With all of the focus on smart contract technology in recent times, a lot of people are left wondering what this technological innovation truly means. Are these autonomous contracts as smart as people claim, or are we still in the early stages of smart contract development? The concept holds a lot of potential for the future; that much is certain.
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Understanding The Idea Behind A Smart Contract
Trying to explain this concept without getting into technical waters is quite a challenge, as it is difficult to compare it to something people can relate to. At its core, a smart contract is a computer protocol which can actively enforce the outcome of a contract between two or more parties. Think of it as a third-party overseeing a [business] transaction between two parties, but this third-party is a computer, rather than a human or company.
An example of how a smart contract works can be found in the events sector. Let’s say there is a concert, and 25,000 tickets are to be sold. Considering how the number of tickets is limited, someone has to make sure no more than 25,000 tickets are to be created. Such a type of admission control could be digitized and executed through a smart contract, as the system would ensure only so many tickets are made and validated.
One of the main reasons why people would prefer a smart contract over a traditional version is the fact there is no human element going over the outcome. As much as we hate to admit it, humans are susceptible to greed and corruption, which could influence the outcome of an agreement between parties. A smart contract, overseen by a computer, can not be “bought”.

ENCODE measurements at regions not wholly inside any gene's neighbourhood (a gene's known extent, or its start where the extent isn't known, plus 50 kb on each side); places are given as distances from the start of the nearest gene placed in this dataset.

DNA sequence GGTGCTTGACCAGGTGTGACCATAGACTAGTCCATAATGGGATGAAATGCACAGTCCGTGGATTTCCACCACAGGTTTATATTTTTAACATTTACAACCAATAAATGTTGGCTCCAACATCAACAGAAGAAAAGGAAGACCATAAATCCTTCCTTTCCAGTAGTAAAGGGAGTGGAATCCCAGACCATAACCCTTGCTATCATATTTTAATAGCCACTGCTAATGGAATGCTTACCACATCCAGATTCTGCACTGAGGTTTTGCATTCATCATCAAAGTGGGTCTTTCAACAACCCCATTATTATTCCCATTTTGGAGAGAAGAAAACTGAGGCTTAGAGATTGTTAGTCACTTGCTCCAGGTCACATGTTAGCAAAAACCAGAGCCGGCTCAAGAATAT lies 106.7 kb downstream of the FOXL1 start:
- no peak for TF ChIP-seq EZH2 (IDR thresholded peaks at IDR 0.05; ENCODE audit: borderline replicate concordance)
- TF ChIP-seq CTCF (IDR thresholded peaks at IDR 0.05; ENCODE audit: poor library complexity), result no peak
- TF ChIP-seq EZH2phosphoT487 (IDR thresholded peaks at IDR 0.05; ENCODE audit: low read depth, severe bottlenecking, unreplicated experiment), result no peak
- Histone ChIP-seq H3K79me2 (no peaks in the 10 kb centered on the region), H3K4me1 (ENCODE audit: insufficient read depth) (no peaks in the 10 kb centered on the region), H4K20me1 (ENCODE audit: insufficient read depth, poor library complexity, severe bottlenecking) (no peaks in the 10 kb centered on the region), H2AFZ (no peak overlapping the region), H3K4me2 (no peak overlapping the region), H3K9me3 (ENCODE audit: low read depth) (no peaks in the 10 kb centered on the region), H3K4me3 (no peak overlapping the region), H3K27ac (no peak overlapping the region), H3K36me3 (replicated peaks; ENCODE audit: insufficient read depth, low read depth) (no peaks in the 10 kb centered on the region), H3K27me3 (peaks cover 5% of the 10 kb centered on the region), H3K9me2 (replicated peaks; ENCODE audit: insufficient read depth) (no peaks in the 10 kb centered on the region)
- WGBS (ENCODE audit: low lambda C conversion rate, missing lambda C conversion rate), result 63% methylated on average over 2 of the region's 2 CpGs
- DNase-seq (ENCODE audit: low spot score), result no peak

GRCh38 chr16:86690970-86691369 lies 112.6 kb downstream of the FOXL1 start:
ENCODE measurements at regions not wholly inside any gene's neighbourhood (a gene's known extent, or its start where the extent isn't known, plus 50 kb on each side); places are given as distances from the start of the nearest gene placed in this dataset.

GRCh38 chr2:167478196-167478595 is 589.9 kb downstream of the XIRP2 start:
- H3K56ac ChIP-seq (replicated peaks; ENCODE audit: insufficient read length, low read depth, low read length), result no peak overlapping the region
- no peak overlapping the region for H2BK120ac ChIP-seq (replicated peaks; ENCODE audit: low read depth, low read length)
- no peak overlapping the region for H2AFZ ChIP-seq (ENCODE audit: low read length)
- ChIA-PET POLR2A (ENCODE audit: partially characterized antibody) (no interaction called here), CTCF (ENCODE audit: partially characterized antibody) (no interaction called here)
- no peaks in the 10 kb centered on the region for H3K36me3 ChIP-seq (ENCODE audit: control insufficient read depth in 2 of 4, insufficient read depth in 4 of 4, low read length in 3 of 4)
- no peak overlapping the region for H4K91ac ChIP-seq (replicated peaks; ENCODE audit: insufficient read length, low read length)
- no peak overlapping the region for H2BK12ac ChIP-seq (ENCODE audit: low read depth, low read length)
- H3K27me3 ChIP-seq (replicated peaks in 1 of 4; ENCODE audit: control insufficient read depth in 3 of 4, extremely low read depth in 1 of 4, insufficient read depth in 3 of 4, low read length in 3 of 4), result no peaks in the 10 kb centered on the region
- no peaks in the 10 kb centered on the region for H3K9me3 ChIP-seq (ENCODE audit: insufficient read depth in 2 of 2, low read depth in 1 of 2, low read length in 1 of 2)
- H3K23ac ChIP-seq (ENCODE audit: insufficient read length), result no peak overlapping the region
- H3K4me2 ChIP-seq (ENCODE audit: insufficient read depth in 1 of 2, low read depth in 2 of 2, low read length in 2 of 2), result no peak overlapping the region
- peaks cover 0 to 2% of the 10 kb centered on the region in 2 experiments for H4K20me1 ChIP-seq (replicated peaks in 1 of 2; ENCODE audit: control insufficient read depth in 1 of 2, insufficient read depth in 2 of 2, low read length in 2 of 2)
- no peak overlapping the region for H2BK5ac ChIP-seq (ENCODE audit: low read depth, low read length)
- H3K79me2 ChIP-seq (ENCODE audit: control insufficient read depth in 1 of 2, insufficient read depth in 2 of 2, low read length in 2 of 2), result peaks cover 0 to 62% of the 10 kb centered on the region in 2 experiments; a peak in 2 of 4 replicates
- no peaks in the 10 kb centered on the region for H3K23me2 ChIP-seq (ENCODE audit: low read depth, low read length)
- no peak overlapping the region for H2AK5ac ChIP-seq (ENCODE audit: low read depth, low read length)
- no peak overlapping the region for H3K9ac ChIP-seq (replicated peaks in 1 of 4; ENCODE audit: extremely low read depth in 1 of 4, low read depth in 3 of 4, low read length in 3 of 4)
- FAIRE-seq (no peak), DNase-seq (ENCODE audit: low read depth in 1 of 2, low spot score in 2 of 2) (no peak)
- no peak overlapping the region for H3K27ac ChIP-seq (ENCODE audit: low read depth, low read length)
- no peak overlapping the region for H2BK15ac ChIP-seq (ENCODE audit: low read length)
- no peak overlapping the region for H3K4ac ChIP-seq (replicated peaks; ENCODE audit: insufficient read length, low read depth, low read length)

But there are other reasons why a smart contract makes more sense, as it is a cheaper and global solution. In fact, depending on how the technological development evolves, smart contracts could eventually self-execute in its entirety, rather than being coded by humans. Should this ever be the case, there will no longer be a need for contractual clauses.
As interesting as smart contracts may sound on paper, it will all come down to how rules are enforced and executed. The Ethereum protocol, for example, was built with smart contracts in mind, and their website even offers coding samples as to how this technology can be wielded. In fact, several projects using autonomous smart contracts already exist, or are still in development.
Smart contracts can be used throughout different industries, including the financial sector and transferring digital ownership. Blockchain technology is perfectly suited to execute smart contracts on a global scale, and future development in this sector will give the world a better idea of what a [n autonomous] smart contract can do.
Partial Source: Wikipedia
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